Brown v. Chamax, LLC, ___ So. 3d ___, 35 Fla. L. Weekly D2888 (Fla. 2d DCA 12/22/10)

The buyer agreed to purchase undeveloped land from the seller.  During the negotiations that preceded the agreement, the seller’s representatives told the buyer’s owner that the deal being offered to the buyer was as good as the deal given to the purchaser of an adjacent parcel of land.  The owner formed a trust to develop the land, and the buyer assigned the purchase agreement to the trust. After discovering that its deal was not as good as the one given to the purchaser of the adjacent parcel, the trust sued the seller for fraud in the inducement.  The trial court dismissed the claim, and the appellate court affirmed because “[t]he Trust has not alleged, nor has it claimed it could allege, that at the time [the seller’s representatives] made the representation, [the representatives] intended to induce the Trust, which did not exist at the time, to rely on it.  Although [the owner] eventually represented both [the buyer] and the Trust, the Trust has never alleged that at the time [the seller’s representatives] made the representations to [the owner] as the president of [the buyer], they knew he would later create the Trust and become its Trustee.  Accordingly, we agree with the trial court that the Trust failed to state a cause of action for fraudulent inducement.”  The appellate court, however, reversed the denial of leave to amend so that the buyer could assign its claim for fraud in the inducement to the trust and the trust “could amend its counterclaim to reflect that assignment.”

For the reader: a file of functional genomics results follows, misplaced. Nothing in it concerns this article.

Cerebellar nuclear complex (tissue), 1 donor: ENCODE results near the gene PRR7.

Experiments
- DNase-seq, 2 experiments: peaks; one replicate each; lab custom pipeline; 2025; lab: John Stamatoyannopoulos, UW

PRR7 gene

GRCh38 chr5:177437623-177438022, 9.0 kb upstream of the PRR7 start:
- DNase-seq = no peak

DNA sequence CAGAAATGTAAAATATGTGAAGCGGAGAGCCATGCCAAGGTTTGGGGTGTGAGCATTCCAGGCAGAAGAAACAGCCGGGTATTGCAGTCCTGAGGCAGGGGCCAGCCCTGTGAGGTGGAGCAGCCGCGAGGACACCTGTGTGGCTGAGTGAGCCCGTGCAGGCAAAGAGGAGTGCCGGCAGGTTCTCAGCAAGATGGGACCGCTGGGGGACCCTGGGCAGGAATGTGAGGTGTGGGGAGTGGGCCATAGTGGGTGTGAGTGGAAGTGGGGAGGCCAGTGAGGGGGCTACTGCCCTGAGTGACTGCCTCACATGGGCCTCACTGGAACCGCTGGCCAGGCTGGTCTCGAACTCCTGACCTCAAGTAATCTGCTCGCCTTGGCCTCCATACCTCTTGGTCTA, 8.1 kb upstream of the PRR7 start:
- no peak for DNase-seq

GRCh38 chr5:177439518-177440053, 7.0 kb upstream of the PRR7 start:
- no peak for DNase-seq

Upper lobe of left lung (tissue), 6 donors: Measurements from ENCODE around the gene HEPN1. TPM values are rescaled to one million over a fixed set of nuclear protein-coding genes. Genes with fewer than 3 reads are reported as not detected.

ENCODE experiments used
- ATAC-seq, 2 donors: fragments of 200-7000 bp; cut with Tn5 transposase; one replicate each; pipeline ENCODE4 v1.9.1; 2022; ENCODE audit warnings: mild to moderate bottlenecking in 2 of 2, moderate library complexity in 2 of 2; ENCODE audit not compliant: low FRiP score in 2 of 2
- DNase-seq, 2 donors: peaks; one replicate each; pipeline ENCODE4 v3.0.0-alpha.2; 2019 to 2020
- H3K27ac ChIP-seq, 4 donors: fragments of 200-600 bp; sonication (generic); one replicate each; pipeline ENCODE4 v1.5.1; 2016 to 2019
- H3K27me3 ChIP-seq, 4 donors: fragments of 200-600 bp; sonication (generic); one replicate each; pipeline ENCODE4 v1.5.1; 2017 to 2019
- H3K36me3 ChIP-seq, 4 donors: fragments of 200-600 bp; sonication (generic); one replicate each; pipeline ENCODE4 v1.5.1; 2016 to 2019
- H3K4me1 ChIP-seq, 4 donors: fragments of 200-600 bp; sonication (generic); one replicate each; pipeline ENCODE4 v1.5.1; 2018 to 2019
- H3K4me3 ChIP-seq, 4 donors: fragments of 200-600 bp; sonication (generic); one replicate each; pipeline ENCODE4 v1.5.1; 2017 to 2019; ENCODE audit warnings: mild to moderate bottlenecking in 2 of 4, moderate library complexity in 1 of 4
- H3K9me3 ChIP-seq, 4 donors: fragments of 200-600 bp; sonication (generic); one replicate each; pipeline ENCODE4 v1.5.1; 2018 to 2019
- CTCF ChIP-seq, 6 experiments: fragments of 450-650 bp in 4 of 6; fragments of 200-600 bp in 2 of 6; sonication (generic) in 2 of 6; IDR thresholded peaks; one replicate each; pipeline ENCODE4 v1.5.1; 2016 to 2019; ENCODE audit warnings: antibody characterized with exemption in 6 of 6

The appellate court also reversed the dismissal of a separate claim for fraud based upon the economic loss rule.  The trust alleged that the seller misrepresented the amount of certain costs for “which the Trust was contractually obligated to reimburse [the seller].”  “The economic loss rule does not bar tort actions based on fraud if the fraud alleged does not relate to an act of performance under the contract but instead relates to a term of the agreement. . . .  Here, the alleged misrepresentations related to a term of the contract with [the seller], not to any performance [the seller] owed under the contract. . . .  In addition, no contract with [the seller’s representatives] exists; therefore, no breach of contract action could lie against them; rather, the action against them is for intentional or negligent acts independent of any contract. . . .  Accordingly, we reverse the dismissal of the Trust’s fraud claims against [the seller’s representatives].”